Cooking is of course part of the Chinese culture and it is made out of the addition of all its regional specialties, such as: spiced dishes in Guilin; rice in bamboo and smoked pork in Yangshuo; fish in beer in the Yanghou (River Li); Beijing roasted duck; beef and lamb Mongolian fondue in Datong; noodles and meat and vegetable wontons in Xi’an; sweet and sour pork shank, shrimp and fried fish in Shanghai; duck with its curried potatoes and seafood in Suzhou and finally dim sum, lobster, shrimp and fish in Hong Kong.

Do I need to say we had quite a treat, stunned by the variety and the quality of the dishes offered, including the tofu dishes that even the most skeptical of us tasted with pleasure. And almost all of my travel companions even adopted the use of chopsticks!


We see some of the most beautiful gardens in the Taiyuan region, an industrial and commercial centre with a population of 4.3 million and the capital of the province of Shanxi, in the North.

At 30 km from Taiyuan, the Jinci Temple is really worth the detour. It is in fact a mix of historical vestiges (built in the 5th century) and pavilions erected in the middle of an extraordinary and immense garden. Impressive century old cedars grow there with branches so long and so twisted that they have to be supported by huge beams. A welcome stop in an atmosphere of peace and calm!

In Suzhou, a few gardens, such as the Humble Administrator’s Garden, an immense botanical garden in which bushes and trees grow among small pavilions and tiny bridges cross ponds full of flowering lotus and colorful fish. In the same city, the Net Master’s Garden is another type of garden with larger pavilions, where a family used to live among small streams and rocks of all kinds.

Close by is Tongli, a charming village built alongside gardens and canals. One can even travel in a gondola… exuding a small air of Venice! In the area, many fish farms grow crabs and shrimp that we will of course make a treat of on our tables at noon in an old coffee mill, now a charming restaurant.

And we cannot forget the flower and garden-lined highways near and in the cities.

Large cities 

Beijing, the capital of this country of 1.4 billion people, is a city where it is easy to mingle despite its size, since the urban plan designed in the 15th century with streets at right angles has been preserved.

Place Tiananmen, in the center of the city, the 4th world largest square, faces the Gate of Heavenly Peace with the large Mao portrait, one of the gates to the Forbidden City. To the West, the Great Hall of the People (the parliament) borders the place and the National Museum of China flanks its eastern side. In the centre, the Monument to the People’s Heroes, a 38 meter high obelisk, a symbol of the triumph of the communist group, as well as Mao’s mausoleum, almost hidden behind an immense sculpture in homage to the workers of the Party.

The Forbidden City, enclosed within a 10-meter high wall, is really a true city covering 72 hectares, of which 50 are gardens. Inside the walls, there are two spaces: one dedicated to public life and the other for private life. Courtyards, buildings, ceremonial halls, private apartments for the imperial family and the concubines follow one another in perfect harmony. The Forbidden City also houses the Palace Museum displaying many treasures of Chinese civilization, such as paintings, ceramics, bronzes, lacquer, etc.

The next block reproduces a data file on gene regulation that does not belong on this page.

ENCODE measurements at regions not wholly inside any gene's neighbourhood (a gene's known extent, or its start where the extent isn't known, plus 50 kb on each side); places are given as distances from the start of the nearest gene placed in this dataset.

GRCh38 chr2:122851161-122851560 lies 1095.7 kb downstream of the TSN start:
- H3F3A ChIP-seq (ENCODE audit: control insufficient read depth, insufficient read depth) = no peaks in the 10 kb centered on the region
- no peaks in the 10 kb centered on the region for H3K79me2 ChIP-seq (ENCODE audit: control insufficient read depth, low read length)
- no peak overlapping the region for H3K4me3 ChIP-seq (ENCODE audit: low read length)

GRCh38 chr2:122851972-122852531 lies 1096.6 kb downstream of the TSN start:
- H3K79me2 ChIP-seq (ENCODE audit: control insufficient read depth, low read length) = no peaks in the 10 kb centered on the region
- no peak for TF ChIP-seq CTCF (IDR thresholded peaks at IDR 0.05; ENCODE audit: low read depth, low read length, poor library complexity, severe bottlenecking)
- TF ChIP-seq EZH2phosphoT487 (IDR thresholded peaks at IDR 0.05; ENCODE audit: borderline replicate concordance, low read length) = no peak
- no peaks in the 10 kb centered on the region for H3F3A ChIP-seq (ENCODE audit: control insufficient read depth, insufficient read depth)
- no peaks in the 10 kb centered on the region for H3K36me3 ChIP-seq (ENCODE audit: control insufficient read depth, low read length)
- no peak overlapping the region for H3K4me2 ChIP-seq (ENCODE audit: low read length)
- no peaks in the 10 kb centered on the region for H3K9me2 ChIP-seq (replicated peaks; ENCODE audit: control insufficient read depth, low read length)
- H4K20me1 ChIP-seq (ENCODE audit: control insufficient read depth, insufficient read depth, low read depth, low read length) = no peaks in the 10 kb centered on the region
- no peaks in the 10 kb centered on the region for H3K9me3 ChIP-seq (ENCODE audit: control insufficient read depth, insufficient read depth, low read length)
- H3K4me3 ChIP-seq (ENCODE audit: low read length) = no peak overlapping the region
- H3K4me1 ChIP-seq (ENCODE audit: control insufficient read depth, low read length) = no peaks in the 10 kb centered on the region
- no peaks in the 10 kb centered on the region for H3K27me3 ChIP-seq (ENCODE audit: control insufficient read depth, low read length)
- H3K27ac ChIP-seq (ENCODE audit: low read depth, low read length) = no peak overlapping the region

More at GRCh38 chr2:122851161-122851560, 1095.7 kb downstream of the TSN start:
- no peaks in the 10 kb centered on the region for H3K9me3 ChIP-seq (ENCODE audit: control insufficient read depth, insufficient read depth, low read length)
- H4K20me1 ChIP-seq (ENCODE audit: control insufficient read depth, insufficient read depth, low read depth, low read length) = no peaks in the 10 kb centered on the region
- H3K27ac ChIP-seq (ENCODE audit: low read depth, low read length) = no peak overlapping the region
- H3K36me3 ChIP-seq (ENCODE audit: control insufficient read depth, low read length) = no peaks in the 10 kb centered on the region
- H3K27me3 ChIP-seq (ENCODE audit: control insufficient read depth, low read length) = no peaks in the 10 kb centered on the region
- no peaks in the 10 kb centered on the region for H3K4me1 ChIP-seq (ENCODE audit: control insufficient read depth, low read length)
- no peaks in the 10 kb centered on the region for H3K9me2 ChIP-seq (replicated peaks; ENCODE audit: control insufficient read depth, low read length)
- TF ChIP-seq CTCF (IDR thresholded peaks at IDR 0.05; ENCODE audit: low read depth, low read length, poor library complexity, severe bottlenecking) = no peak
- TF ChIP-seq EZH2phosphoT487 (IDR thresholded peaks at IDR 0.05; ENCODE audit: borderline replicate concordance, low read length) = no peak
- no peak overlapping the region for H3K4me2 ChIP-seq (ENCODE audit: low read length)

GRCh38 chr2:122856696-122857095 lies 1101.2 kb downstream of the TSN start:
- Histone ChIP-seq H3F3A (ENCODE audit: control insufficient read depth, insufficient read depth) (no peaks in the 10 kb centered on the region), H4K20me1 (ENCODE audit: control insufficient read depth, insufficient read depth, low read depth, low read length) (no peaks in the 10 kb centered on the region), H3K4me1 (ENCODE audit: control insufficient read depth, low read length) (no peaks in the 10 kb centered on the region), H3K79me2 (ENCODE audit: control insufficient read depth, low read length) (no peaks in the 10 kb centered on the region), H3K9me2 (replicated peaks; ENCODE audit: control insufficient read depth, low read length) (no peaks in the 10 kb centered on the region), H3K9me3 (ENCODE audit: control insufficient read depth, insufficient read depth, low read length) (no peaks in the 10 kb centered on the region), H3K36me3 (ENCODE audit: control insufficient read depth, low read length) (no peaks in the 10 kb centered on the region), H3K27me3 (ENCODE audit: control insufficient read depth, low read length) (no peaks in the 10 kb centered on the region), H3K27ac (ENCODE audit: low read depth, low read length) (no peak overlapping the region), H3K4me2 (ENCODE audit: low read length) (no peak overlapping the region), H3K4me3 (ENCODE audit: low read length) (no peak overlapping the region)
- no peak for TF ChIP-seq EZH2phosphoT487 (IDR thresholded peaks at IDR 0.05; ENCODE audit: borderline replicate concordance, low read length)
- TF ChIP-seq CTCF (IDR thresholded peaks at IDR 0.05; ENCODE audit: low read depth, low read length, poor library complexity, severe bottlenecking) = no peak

Beijing’s hutongs, narrow streets and alleys, must of course be seen. A small, historical type of private house with inner courtyards, called siheyuan, are hidden behind grey stoned walls (maintained by the State). Some families have been living there for generations. A woman artist living in one of those siheyuan with her family greeted us warmly and treated us to a great and delicious variety of dishes in her tiny eating room.

Another site not to be missed: the 2008 Olympic site with its most impressive architectural statement: the Bird’s Nest. The magnificent vast esplanade along the pavilions, such as the Bird’s Nest and the Water Cube, is still very crowded.

At 40 km northwest of Beijing, a detour worth taking: the Ming tombs and the Sacred Avenue. Thirteen Ming emperors were buried in this valley of Shisanling, where 13 small pavilions, with red walls and a yellow tiled roof, symbols of the earth and the sky, were built as reminders. The entrance of this imperial necropolis, the Sacred Avenue, stretches along 7 km bordered by stone sculptures of animals and figures that are larger than life. The valley is a very fertile one as well, covered with orchards. Many kiosks border the road, offering juicy peaches, mandarins, grapefruit and more.


Arriving in Shanghai by night certainly leaves an indelible memory, especially after an astonishing peek taken of its famous seafront view, immortalized by multiple camera clicks, where a forest of skyscrapers compete in colors and designs. It is better known as “The Bund” and is also worth a visit during the day.

We get another stunning view on this city, the largest commercial, industrial and financial one in the country, from the top of the landmark TV Oriental Pearl tower (468 meters). Under our eyes and all around us is a display of futuristic metal and glass towers glittering under a brutal sun and forming a perfect skyline on a brilliant blue sky. The bravest ones venture on the gallery around the tower observatory, even lie on the GLASS floor to get a selfie showing them … dominating the city. Not for me!

By contrast, the People’s Square, in the urban centre of Shanghai, in the middle of the business district, is a real public garden, an oasis of calm where Chinese practice dance, Tai Chi, giant Chinese calligraphy and play ball. Here, one feels very far from the frenzy of the city!

In the background, the Shanghai Museum, the largest Chinese ancient art museum, displays collections of exceptional bronzes, costumes, porcelains and ceramics. One can easily spend a few hours there.

Another coup de coeur, the Jade Buddha Temple with its exquisite jade sitting Buddha, sculpted in a single block of priceless white jade. You may say that there are so many Buddhas in China … but believe me, this one is really exceptional and you will feel something special, unique and almost magical looking at him.